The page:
U.S.–China Week: A week of irritants, new FONOP rhetoric, Taiwan arms, steel decisions loom (2017.07.03)

Welcome to Issue 105 of U.S.–China Week. This is the last edition of U.S.–China Week published from my home base at Yale Law School in New Haven, Conn. This weekend I will begin a move westward to set up shop in the San Francisco Bay Area, where I am at work developing new projects on China’s technology policies and development. I am grateful to my Yale colleagues for more than five years of camaraderie, collaboration, and support in the field of U.S.–China relations, and I look forward to continuing this work together in China and remotely over the next few months. I also look forward to exciting announcements in the coming weeks, and—fear not!—my expectation is that I will continue to produce U.S.–China Week for the foreseeable future, possibly with significant improvements and new collaborators.

The newsletter will, however, be irregular over the next six weeks or so as I drive west and, before arriving in California, travel to Beijing, Nanjing, Shanghai, Shenzhen, Hong Kong, and possibly Hangzhou. If you’re in one of those places, in the Bay, or in my hometown of Boulder, Colo., I would be delighted to meet up with friends old and new.

In the mean time, there’s plenty of news to review this week. For a longer view of U.S. strategy toward Asia, check out my review of Michael Green’s By More Than Providence at the Los Angeles Review of Books.

As always: Please encourage friends and colleagues to subscribe to U.S.–China Week. Here is the web version of this issue, ideal for sharing on social media, and you can follow me on Twitter at @gwbstr. Please send your comments, quibbles, and suggestions to [email protected].

TALKING TOUGH
Trump administration takes several steps likely to irritate Chinese officials, but broader signal in question

The Trump administration took several steps likely to irritate Chinese counterparts a week after the first Diplomatic and Security Dialogue meeting in Washington produced minimal apparent results. While opposing several individual measures as indicated below, when a Ministry of Foreign Affairs (MFA) spokesperson was asked whether the “honeymoon” between Trump and Xi was over, he said, “The China–U.S. ‘honeymoon’ idea you mentioned is a media interpretation.” The MFA in general stuck to well-worn formulations about “non-conflict, non-confrontation, win-win cooperation,” as well as enlarging areas of common understanding, deepening cooperation, and managing differences.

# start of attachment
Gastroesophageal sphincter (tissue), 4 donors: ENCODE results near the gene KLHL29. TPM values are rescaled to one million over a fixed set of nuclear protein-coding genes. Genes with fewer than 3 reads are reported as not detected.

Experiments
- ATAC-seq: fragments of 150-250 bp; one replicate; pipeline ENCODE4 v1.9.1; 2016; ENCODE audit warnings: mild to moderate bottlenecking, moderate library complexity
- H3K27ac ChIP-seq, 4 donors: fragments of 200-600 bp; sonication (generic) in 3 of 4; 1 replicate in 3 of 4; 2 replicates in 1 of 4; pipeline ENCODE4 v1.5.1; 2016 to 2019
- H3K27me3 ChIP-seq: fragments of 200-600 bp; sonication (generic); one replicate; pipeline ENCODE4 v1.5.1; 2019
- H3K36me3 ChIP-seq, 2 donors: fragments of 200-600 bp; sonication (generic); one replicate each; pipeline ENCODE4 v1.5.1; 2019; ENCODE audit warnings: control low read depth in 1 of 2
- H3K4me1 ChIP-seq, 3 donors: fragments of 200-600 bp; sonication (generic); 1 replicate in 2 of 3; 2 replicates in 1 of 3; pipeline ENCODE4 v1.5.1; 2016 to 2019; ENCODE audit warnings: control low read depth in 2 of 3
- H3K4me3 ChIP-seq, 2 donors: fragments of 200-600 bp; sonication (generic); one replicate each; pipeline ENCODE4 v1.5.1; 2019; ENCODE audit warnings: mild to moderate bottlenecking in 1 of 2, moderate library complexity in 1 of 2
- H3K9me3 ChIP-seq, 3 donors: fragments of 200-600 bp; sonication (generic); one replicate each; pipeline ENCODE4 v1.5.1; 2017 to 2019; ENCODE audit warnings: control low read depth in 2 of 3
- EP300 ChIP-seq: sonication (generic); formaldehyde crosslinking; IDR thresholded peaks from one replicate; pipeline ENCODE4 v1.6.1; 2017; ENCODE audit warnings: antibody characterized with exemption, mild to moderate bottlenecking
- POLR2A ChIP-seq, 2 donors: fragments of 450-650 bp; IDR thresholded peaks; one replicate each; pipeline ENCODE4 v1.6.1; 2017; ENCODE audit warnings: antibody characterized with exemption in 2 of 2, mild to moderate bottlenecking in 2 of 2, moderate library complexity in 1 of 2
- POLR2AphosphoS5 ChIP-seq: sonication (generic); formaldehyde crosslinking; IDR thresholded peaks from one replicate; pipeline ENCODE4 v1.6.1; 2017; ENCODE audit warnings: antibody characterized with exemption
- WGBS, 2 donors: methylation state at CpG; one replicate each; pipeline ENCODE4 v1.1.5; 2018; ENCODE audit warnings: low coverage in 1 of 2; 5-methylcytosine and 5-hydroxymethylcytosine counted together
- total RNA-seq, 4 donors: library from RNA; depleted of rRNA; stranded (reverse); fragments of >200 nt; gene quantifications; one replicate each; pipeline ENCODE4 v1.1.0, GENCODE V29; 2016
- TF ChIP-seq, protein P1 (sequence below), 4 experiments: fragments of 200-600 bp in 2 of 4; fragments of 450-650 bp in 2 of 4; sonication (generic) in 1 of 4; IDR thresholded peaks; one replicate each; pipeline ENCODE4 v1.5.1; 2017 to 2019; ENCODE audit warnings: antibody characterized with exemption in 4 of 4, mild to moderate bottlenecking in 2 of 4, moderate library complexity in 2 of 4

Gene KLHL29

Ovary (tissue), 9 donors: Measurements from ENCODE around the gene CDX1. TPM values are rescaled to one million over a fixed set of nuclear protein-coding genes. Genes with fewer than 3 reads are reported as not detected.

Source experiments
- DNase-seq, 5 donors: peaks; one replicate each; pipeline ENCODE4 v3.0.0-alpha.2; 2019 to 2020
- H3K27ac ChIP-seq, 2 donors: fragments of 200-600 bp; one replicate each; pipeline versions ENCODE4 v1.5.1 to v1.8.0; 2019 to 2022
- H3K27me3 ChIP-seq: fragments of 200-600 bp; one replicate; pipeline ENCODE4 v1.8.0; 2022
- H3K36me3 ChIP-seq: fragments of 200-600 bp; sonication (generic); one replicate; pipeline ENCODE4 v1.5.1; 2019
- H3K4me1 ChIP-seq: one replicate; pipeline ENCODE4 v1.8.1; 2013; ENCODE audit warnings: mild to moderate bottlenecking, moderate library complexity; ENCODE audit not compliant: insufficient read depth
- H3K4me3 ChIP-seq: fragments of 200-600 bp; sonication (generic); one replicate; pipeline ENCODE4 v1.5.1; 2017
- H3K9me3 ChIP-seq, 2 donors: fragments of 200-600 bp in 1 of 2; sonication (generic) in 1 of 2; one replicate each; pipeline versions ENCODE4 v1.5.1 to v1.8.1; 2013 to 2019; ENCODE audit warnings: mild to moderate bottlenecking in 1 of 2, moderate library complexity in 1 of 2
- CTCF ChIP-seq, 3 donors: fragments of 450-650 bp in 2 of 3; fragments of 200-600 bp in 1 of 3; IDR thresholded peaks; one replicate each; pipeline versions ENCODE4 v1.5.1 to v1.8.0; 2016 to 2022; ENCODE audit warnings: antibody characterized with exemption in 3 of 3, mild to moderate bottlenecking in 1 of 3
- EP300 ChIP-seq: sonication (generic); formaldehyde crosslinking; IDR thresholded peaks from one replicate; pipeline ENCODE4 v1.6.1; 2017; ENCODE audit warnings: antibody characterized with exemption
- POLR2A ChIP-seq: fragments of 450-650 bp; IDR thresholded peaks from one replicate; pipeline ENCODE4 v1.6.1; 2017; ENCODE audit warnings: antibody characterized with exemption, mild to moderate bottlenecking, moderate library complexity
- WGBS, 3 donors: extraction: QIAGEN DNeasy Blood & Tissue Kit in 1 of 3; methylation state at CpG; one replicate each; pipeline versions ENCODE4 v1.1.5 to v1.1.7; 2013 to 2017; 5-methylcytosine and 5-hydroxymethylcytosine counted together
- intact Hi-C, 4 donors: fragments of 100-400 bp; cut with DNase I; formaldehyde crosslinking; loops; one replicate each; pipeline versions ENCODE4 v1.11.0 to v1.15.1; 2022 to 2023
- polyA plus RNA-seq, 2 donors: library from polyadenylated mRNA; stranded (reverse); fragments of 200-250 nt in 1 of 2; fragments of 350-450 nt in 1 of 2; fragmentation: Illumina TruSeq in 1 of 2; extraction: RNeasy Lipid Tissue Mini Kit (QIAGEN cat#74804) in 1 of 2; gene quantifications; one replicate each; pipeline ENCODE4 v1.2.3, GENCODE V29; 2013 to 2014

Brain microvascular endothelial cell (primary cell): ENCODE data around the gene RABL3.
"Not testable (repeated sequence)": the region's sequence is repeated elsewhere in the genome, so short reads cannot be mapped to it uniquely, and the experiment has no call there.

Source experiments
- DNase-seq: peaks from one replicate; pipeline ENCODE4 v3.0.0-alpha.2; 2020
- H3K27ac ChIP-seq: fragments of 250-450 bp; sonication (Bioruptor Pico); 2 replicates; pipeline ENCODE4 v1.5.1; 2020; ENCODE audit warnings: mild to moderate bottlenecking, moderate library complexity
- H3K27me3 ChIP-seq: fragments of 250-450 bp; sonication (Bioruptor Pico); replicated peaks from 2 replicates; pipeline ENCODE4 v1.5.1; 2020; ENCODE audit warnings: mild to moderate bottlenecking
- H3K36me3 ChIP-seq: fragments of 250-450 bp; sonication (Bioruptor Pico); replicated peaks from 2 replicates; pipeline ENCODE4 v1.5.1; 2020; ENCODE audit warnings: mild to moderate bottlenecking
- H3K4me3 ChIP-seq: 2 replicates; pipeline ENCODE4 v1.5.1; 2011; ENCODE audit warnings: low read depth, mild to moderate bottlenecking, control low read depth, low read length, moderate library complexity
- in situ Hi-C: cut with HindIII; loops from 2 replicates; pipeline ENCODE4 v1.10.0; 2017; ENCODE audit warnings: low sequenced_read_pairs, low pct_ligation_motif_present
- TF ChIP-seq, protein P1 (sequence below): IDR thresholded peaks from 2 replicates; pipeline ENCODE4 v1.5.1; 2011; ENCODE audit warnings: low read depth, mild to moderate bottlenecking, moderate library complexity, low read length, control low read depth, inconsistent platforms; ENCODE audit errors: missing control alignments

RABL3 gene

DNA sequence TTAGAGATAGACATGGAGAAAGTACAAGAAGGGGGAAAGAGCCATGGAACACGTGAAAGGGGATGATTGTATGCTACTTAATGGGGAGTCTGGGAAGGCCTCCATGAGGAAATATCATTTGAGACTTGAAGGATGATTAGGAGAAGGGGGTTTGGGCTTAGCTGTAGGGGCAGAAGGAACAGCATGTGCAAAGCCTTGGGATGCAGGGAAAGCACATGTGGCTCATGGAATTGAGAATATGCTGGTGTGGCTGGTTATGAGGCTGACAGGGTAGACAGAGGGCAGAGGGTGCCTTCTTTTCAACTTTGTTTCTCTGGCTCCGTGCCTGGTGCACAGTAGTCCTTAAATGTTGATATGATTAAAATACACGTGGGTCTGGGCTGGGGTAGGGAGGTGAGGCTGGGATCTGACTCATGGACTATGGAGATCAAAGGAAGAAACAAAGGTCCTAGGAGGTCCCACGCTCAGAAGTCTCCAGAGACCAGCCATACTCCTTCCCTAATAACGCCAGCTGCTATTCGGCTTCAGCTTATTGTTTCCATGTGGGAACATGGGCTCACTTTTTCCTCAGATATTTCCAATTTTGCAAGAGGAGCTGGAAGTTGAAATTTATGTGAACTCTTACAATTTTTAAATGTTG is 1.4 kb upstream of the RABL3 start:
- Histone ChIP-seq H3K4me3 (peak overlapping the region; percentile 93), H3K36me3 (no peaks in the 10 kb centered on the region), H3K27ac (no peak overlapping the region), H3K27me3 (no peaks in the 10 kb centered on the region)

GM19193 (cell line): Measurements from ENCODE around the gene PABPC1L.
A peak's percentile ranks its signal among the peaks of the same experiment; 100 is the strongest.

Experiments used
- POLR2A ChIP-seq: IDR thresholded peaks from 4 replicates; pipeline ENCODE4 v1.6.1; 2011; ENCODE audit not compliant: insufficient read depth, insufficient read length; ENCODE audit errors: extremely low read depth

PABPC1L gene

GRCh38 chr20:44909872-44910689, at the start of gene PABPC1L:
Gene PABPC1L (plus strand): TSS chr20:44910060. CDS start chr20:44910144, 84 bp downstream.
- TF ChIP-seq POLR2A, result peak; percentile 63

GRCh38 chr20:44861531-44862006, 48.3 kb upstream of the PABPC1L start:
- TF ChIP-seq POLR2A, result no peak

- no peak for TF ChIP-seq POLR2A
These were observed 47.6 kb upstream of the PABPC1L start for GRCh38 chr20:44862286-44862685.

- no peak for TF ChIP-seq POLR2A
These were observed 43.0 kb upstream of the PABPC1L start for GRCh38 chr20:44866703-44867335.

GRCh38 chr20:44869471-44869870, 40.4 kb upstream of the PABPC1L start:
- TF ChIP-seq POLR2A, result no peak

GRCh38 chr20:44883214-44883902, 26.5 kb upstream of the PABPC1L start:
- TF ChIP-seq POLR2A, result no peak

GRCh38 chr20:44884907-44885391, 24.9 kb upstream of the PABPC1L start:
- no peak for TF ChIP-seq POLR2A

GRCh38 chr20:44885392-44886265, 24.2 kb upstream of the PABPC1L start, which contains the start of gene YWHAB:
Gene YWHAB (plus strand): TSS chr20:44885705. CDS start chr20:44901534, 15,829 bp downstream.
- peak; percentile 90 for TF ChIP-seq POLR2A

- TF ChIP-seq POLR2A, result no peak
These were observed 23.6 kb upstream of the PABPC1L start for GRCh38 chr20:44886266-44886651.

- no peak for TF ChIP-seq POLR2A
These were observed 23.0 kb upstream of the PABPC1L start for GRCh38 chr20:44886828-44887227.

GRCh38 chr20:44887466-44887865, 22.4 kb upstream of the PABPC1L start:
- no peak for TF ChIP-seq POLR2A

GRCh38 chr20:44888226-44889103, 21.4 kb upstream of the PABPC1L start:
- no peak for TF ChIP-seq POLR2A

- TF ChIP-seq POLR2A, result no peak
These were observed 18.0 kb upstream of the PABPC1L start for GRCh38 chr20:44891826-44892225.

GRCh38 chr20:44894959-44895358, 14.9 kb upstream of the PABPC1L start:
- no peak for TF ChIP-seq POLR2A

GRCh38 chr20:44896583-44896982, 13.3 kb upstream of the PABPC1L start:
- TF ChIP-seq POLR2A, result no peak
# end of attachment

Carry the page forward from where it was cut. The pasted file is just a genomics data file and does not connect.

• Human Trafficking: A State Department report ranked China as one of 23 countries of greatest concern for human trafficking. The report’s release eventwas attended by Ivanka Trump. A State Department official explained China’s re-designation in terms of applying the Trafficking Victim Protection Act. Asked if downgrading China was “part of a broader strategy on China,” the official said “the minimum standards that are in the law don’t really allow for consideration of strategic relationships or other factors.” An MFA spokesperson said, “We are firmly opposed to the irresponsible remarks made by the US based on its domestic law about others’ efforts against human trafficking.”
  • Taiwan Arms Sales: The Trump administration “formally notified Congress of seven proposed defense sales for Taiwan. It’s now valued about 1.42 billion,” a State Department spokesperson said. An MFA spokesperson said the “proposed arms sales to Taiwan in particular, run counter to the important consensus at the Mar-a-lago meeting” and added, “On an issue as important as this, wrong actions by the US will affect bilateral cooperation in major areas.” CNN reported that the sale would include advanced missiles and torpedoes. / Related: An MFA spokesperson said China was “strongly concerned about and firmly opposed” to a Senate proposal that would allow U.S. military vessels to dock in Taiwan.